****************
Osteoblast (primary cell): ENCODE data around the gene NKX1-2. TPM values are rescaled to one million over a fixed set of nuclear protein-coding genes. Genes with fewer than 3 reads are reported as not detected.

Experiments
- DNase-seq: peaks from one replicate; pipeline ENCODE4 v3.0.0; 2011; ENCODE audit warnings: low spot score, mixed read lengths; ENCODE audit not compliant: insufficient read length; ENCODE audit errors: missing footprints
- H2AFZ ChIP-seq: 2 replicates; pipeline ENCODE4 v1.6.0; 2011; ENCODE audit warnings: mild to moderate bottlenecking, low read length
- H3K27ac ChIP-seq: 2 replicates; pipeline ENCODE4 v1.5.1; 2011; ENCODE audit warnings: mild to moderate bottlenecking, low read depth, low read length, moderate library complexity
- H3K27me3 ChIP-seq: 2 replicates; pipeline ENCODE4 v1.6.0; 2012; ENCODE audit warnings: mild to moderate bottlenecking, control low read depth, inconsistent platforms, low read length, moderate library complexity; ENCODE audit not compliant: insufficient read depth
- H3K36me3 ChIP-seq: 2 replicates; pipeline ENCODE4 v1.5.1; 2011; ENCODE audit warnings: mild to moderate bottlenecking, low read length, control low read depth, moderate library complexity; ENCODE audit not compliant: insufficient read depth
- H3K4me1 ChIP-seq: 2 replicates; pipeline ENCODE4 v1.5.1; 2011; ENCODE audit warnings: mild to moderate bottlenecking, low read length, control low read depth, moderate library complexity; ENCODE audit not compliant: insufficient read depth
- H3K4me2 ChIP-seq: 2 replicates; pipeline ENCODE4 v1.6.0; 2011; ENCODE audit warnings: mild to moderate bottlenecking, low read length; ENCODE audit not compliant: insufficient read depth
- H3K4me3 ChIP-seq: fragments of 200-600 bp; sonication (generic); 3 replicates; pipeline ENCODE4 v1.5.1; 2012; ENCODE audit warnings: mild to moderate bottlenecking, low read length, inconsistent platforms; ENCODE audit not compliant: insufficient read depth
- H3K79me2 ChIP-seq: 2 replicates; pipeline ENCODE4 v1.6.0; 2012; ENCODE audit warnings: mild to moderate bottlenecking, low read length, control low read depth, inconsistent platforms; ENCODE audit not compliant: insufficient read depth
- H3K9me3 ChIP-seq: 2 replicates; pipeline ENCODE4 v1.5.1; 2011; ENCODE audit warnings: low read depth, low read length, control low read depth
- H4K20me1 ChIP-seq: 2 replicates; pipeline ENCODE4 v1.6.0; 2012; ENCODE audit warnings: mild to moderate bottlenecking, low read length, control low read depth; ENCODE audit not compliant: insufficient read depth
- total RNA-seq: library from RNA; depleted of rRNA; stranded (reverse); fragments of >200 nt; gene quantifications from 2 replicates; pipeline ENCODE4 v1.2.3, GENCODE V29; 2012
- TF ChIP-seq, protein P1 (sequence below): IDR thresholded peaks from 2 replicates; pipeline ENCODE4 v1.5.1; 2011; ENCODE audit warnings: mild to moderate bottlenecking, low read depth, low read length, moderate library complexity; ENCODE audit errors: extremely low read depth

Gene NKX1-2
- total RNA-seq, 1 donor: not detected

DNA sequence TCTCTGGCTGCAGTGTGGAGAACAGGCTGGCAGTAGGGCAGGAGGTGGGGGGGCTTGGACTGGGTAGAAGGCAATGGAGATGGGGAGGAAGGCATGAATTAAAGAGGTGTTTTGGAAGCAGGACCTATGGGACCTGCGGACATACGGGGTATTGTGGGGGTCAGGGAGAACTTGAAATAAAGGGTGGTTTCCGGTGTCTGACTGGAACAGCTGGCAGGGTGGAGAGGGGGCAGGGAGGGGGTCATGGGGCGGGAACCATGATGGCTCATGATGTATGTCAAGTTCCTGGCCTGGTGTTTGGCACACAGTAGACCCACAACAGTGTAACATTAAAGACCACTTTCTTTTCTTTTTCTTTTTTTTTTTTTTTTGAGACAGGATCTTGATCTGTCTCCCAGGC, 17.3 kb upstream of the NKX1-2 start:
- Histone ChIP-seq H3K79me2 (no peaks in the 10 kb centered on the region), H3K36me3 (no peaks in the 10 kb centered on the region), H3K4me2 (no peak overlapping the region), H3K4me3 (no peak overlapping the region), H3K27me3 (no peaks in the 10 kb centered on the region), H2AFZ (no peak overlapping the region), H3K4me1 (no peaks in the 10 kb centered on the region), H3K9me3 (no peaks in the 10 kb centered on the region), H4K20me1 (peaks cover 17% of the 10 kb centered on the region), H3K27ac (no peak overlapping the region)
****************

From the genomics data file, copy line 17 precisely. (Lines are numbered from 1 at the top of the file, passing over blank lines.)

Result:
- total RNA-seq, 1 donor: not detected